It’s a good day to be a clinical informaticist when you can put your knowledge to work and try to help people understand complex clinical topics. The recent pause in administration of the Johnson & Johnson COVID-19 vaccine made today one of those days.
I put on my statistics hat and was able to deliver a quick educational webinar for one of my clients, helping the team understand the reason for the pause and what is being done to better understand the situation. The reported blood clots are cerebral venous sinus thromboses and present with low platelets in addition to the clot. They have occurred in women aged 18 to 48 within two weeks of vaccination, so we should be able to look at administration data to watch those patients more closely. Should our clinicians suspect one of these potentially vaccine-related clots, the treatment is significantly different than that for a “regular” blood clot, so we’re starting to talk about clinical decision support tools to make sure physicians check vaccine status before giving a potentially harmful drug. For my family members who don’t understand what I do when I’m not “being a regular doctor,” this is it.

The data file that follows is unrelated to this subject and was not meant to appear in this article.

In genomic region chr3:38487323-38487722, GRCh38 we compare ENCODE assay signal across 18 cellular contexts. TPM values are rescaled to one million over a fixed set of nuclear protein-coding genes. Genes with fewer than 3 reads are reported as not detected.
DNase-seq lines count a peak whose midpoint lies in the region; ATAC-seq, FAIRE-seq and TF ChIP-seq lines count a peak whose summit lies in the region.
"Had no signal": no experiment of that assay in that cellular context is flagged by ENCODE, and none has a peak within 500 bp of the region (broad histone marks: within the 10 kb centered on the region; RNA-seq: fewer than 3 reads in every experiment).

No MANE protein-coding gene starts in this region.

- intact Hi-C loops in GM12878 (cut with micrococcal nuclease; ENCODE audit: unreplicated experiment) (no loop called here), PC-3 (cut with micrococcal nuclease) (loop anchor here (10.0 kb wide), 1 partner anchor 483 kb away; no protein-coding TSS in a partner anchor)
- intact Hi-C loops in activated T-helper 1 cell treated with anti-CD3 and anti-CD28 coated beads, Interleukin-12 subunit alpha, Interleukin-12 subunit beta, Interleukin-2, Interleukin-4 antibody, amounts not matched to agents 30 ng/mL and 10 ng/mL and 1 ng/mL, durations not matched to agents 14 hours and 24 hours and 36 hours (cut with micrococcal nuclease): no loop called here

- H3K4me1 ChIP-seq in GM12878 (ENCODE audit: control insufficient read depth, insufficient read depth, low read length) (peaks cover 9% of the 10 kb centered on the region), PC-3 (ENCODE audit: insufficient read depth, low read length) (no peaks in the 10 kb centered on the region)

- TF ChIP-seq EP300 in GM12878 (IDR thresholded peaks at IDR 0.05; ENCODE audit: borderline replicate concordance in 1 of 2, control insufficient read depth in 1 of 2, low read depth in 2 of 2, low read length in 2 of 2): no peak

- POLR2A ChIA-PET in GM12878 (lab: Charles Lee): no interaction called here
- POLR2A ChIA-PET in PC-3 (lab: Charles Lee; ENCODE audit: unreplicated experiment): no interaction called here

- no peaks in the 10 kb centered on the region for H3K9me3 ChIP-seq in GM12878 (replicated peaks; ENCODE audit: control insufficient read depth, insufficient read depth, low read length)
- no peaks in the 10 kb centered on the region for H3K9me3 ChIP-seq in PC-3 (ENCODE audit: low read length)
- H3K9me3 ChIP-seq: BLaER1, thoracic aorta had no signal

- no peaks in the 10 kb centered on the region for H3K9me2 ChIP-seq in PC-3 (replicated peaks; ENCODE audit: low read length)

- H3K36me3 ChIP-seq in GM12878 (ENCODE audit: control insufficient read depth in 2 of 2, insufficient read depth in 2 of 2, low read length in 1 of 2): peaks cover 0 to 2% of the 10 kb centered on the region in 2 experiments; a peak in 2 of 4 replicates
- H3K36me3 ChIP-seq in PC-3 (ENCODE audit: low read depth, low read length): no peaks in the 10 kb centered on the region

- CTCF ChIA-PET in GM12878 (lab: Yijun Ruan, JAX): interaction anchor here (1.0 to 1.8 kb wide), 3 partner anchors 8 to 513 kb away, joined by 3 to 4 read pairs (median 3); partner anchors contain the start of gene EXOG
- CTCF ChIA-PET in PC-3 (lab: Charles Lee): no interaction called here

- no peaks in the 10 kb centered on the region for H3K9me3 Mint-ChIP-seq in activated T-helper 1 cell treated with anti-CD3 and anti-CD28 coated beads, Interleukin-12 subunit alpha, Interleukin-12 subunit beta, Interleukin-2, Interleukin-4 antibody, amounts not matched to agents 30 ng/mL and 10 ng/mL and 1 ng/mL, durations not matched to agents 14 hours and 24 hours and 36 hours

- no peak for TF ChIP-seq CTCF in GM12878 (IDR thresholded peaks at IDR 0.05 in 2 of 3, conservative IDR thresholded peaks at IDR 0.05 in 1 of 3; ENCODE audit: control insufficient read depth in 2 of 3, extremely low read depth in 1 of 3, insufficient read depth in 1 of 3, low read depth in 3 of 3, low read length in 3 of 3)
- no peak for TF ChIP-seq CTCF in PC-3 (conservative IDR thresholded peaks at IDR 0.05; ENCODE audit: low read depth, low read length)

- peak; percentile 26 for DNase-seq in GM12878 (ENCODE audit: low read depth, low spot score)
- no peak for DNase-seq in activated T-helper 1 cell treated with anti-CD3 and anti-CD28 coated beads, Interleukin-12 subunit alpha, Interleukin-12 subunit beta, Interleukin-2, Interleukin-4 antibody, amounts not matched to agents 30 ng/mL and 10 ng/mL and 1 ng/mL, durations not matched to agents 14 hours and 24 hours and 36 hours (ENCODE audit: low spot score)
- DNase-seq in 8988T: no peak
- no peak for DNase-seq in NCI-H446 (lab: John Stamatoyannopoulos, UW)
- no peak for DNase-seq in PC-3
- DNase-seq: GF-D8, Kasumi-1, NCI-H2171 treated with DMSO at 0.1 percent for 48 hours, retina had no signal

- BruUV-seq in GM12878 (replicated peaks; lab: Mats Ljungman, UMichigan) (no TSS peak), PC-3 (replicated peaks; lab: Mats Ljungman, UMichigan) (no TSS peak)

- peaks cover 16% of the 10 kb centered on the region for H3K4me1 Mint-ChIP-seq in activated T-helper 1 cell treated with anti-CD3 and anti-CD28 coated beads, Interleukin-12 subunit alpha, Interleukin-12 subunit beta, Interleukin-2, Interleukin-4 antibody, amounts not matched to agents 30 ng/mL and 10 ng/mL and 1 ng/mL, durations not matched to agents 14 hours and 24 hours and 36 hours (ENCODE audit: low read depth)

When I sat for my clinical informatics board exam in 2014, a significant part of the potential content was in the realm of public health informatics. If we’ve learned nothing else during the COVID-19 pandemic, it’s that shortchanging funding for public health hasn’t done anyone much good. The Centers for Disease Control and Prevention released annual sexually transmitted disease surveillance data for 2019, and for the sixth straight year, diseases are at an all-time high. More than 2.5 million cases of chlamydia, gonorrhea, and syphilis were reported. Although the CDC data is older, we definitely saw a boom in STDs in 2020 especially during the initial lockdown phases of the pandemic.